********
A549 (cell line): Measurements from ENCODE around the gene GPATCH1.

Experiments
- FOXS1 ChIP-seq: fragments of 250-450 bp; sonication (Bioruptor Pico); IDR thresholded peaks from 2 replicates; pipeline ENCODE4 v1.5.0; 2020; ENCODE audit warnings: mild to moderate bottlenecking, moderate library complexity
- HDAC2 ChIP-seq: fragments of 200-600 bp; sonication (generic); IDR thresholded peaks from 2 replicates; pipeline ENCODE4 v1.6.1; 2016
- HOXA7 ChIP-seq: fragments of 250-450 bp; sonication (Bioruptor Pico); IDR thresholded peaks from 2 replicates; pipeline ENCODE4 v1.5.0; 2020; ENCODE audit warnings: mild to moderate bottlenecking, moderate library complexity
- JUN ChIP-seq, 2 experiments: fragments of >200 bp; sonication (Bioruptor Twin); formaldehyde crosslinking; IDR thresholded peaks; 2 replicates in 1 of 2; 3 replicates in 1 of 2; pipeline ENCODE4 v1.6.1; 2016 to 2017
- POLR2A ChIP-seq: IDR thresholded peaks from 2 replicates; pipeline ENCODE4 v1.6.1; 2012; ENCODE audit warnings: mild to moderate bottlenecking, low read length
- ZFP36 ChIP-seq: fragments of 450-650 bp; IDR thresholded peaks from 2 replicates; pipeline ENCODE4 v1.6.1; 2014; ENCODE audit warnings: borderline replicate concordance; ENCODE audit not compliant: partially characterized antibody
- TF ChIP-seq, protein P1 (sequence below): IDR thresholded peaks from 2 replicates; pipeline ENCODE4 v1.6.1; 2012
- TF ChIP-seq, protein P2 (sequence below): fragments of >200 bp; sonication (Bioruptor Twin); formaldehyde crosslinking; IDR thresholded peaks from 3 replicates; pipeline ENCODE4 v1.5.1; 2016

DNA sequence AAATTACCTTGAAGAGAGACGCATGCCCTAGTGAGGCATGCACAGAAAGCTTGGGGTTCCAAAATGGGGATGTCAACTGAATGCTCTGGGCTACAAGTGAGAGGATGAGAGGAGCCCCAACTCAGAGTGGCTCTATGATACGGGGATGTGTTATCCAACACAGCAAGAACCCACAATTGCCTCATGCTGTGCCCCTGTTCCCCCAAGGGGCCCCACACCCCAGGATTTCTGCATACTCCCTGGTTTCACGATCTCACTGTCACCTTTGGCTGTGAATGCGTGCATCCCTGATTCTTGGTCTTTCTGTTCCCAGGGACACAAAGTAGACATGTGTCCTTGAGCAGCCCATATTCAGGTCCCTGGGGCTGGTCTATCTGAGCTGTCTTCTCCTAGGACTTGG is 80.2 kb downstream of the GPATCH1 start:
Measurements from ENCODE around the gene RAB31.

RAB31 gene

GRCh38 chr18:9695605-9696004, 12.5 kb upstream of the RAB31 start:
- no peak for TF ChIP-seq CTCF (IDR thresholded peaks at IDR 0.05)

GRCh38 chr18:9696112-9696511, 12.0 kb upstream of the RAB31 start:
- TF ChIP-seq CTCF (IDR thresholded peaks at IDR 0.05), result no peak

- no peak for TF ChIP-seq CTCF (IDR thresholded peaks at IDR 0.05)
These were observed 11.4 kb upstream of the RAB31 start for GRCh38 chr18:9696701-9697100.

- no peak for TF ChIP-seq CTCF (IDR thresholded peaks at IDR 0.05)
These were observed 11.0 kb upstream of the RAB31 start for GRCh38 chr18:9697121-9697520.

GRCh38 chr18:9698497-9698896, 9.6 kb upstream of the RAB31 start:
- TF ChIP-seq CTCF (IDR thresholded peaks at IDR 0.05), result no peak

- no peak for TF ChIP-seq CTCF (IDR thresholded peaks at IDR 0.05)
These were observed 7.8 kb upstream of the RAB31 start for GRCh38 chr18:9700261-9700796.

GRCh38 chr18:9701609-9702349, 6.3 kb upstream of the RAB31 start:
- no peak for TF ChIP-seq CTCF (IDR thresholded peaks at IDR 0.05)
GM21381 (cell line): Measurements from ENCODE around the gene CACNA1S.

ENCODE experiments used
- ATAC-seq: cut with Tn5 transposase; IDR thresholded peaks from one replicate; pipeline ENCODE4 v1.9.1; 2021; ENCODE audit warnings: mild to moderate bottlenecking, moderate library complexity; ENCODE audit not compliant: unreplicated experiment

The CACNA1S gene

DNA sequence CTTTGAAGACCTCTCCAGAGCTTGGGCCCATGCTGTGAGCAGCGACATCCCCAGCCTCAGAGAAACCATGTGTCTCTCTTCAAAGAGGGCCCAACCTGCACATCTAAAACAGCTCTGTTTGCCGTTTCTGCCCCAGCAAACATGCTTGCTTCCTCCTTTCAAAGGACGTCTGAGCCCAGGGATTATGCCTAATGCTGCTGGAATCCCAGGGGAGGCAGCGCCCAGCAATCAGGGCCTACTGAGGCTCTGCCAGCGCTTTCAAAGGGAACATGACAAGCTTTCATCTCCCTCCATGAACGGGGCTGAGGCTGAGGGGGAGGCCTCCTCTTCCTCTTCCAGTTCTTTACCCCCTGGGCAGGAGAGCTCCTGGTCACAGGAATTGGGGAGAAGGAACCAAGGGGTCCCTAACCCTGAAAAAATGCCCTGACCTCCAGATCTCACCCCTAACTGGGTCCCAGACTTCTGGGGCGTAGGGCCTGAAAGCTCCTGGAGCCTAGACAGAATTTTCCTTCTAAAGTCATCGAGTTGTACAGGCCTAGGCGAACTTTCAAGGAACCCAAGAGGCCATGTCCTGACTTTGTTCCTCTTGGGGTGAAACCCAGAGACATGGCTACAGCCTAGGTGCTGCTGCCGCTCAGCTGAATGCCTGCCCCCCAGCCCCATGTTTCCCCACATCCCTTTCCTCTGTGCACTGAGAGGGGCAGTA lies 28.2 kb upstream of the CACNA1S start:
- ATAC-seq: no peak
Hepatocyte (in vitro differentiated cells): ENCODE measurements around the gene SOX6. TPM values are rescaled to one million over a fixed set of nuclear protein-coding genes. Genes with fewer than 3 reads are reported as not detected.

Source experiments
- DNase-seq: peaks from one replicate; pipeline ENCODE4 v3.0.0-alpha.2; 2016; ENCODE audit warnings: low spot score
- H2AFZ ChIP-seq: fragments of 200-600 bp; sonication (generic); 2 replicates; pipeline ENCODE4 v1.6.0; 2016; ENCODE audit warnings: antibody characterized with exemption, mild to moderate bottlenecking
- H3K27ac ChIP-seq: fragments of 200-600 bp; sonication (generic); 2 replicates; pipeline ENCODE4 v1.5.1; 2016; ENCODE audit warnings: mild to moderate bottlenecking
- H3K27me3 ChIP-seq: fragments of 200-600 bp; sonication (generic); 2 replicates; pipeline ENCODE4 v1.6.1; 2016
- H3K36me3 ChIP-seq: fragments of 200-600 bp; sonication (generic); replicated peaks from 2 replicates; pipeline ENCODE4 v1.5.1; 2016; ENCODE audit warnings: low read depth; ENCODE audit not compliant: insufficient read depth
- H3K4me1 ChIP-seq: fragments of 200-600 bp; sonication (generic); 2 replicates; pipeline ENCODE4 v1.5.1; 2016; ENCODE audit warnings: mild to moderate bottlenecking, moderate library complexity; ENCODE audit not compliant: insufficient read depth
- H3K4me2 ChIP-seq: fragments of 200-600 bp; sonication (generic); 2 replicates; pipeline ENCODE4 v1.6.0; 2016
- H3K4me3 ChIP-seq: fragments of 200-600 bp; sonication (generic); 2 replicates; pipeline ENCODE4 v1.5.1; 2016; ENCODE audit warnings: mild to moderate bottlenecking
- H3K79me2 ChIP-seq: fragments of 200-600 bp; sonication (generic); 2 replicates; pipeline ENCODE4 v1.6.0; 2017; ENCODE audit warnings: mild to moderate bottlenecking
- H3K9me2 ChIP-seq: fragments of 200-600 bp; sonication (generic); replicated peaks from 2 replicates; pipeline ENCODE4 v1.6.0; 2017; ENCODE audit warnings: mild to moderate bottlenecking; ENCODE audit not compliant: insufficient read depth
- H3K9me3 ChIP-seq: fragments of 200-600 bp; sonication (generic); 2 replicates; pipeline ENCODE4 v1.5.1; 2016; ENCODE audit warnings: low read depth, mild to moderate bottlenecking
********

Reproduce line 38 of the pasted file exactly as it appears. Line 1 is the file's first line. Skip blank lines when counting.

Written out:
- H3K27ac ChIP-seq: fragments of 200-600 bp; sonication (generic); 2 replicates; pipeline ENCODE4 v1.5.1; 2016; ENCODE audit warnings: mild to moderate bottlenecking